Award Winners

John Edward Solder

2012
First Place

Optogenetic Interrogation of Prefrontal Cortex Dopamine D1 Receptor-Containing Neurons as a Technique to Restore Timing: A Novel Approach to Treat Prefrontal Disorders

John Edward Solder

John Edward Solder

After ISEF, I went on to graduate from Yale in 2016 with a Bachelors of Science degree in Cognitive Science. My experiences through NIDA and ISEF proved invaluable as I continued performing research in neurobiology and psychopharmacology. This culminated in my thesis titled: Cognition and Histamine: H1 Receptor Modulation of Prefrontal Cortex From Fungi in the Amazon to Working Memory Function in the Rat Brain.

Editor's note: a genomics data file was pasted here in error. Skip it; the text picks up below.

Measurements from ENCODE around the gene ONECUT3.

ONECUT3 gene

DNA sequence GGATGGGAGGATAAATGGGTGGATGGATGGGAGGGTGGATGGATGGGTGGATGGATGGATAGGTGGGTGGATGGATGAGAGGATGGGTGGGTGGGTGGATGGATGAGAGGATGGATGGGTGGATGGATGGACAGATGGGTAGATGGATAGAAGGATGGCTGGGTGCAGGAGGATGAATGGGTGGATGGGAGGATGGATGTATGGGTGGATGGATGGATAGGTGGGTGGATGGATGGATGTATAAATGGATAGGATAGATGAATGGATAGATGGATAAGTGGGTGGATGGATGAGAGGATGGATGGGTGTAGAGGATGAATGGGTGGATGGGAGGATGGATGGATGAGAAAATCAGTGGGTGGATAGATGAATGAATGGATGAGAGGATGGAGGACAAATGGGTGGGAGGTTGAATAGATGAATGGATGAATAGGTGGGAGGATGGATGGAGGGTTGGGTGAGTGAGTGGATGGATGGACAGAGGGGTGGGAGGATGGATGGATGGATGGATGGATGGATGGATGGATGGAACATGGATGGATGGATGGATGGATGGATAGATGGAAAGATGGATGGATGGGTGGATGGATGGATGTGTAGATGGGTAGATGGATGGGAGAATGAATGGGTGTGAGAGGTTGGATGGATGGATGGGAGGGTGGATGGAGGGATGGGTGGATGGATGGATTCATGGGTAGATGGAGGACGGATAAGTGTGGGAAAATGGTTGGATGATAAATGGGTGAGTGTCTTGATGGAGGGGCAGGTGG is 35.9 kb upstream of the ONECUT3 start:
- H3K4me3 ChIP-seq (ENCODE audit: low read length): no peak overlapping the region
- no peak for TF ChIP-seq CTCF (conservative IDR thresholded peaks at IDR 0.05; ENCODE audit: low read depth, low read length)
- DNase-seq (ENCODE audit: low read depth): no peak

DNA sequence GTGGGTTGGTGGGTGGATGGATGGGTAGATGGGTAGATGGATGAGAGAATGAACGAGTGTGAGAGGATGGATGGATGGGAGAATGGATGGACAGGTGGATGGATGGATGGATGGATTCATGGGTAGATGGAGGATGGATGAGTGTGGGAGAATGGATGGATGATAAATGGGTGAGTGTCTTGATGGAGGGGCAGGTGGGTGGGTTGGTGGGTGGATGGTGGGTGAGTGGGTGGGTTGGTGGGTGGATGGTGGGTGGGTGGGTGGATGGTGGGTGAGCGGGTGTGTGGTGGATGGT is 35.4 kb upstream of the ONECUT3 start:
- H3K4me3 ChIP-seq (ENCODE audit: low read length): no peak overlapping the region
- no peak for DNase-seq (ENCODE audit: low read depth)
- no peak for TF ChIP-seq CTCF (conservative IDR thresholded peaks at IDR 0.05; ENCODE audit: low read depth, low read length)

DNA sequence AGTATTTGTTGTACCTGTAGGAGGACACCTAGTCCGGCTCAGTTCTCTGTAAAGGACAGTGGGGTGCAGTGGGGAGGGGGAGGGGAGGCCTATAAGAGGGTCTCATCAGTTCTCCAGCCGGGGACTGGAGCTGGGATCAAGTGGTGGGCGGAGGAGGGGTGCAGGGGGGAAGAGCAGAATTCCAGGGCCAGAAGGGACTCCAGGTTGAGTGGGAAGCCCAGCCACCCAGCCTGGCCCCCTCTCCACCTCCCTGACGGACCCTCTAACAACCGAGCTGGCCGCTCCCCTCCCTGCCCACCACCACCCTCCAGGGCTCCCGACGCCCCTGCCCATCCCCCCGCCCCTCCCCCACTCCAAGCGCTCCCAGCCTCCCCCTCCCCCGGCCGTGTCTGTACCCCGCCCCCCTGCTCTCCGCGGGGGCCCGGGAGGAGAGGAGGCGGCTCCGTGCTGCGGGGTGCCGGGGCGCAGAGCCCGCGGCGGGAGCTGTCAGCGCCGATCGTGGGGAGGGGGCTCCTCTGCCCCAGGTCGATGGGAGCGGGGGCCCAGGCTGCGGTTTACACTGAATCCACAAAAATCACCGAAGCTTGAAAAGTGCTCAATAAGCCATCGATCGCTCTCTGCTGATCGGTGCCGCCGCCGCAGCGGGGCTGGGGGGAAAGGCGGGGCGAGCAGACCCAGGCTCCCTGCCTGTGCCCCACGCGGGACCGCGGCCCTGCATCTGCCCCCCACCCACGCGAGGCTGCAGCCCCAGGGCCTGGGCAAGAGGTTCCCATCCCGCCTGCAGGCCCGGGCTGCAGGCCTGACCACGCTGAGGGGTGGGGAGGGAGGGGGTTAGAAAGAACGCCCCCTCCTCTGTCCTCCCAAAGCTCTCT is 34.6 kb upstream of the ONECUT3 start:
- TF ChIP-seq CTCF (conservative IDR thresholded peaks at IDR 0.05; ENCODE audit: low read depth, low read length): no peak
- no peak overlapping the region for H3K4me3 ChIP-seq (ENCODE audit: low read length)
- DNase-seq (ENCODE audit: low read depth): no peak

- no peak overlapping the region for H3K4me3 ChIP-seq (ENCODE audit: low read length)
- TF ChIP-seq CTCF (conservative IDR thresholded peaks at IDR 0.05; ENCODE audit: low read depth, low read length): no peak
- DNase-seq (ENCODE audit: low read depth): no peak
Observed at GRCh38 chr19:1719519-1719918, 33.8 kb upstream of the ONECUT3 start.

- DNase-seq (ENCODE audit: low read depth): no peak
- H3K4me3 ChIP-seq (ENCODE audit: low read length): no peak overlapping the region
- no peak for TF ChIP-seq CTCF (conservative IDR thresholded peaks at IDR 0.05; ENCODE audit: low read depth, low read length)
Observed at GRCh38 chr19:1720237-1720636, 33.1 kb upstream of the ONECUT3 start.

About the Project: 

John was able to control behavioral timing in mice that were genetically modified to activate dopamine neurons in the prefrontal cortex, a region involved in functions such as impulsivity and self-control, in response to a light stimulus. 

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Where Are They Now?

Undergraduate School: Yale University

  • Cognitive Science, Thesis: Cognition and Histamine: H1 Receptor Modulation of Prefrontal Cortex From Fungi in the Amazon to Working Memory Function in the Rat Brain

Job: Research Assistant, Yale University